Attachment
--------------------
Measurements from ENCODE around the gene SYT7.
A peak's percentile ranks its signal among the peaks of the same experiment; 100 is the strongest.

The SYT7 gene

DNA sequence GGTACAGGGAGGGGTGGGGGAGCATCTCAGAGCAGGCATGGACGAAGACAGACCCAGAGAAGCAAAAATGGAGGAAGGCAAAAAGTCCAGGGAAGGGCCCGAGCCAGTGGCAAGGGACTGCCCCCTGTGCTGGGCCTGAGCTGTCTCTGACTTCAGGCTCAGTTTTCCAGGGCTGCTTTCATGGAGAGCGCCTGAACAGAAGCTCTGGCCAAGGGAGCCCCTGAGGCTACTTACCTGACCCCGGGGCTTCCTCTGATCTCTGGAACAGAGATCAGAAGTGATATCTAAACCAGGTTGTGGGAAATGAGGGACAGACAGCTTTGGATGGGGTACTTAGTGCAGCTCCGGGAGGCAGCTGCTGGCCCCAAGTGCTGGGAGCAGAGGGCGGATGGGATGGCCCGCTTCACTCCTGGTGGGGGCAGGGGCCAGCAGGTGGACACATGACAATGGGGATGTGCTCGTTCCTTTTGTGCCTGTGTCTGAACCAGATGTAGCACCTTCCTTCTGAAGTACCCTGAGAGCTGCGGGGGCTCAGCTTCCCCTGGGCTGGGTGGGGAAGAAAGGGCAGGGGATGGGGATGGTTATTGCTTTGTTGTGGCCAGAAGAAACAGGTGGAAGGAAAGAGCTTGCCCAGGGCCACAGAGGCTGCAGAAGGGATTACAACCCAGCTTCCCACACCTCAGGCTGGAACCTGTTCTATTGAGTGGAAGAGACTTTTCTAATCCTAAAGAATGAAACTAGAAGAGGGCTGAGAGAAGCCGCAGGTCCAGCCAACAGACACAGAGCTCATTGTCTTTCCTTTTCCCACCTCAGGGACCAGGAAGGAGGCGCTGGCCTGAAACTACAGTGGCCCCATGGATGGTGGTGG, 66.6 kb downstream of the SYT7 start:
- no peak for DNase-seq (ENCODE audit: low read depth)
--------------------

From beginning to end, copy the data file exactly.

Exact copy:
Measurements from ENCODE around the gene SYT7.
A peak's percentile ranks its signal among the peaks of the same experiment; 100 is the strongest.

The SYT7 gene

DNA sequence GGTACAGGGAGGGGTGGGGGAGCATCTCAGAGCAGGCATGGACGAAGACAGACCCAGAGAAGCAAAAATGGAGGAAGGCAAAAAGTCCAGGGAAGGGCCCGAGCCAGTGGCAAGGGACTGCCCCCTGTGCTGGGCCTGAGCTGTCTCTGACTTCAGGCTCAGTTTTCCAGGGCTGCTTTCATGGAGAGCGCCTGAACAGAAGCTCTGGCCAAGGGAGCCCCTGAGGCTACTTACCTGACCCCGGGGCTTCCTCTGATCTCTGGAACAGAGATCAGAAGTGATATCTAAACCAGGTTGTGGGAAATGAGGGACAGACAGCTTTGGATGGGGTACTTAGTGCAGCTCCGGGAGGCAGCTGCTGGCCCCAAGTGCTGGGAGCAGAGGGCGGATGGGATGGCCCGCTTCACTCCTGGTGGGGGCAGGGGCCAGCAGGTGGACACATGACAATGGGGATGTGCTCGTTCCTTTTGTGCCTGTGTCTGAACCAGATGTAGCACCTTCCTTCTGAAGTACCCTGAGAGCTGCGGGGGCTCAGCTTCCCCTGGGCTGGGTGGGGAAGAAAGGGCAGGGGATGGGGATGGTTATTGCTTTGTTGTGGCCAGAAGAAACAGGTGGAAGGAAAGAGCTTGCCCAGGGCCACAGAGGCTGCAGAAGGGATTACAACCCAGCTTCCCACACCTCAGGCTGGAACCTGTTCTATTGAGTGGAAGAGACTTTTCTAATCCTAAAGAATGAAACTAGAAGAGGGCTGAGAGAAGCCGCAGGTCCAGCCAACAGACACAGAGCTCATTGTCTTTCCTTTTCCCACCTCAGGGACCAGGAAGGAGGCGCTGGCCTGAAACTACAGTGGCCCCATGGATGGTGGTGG, 66.6 kb downstream of the SYT7 start:
- no peak for DNase-seq (ENCODE audit: low read depth)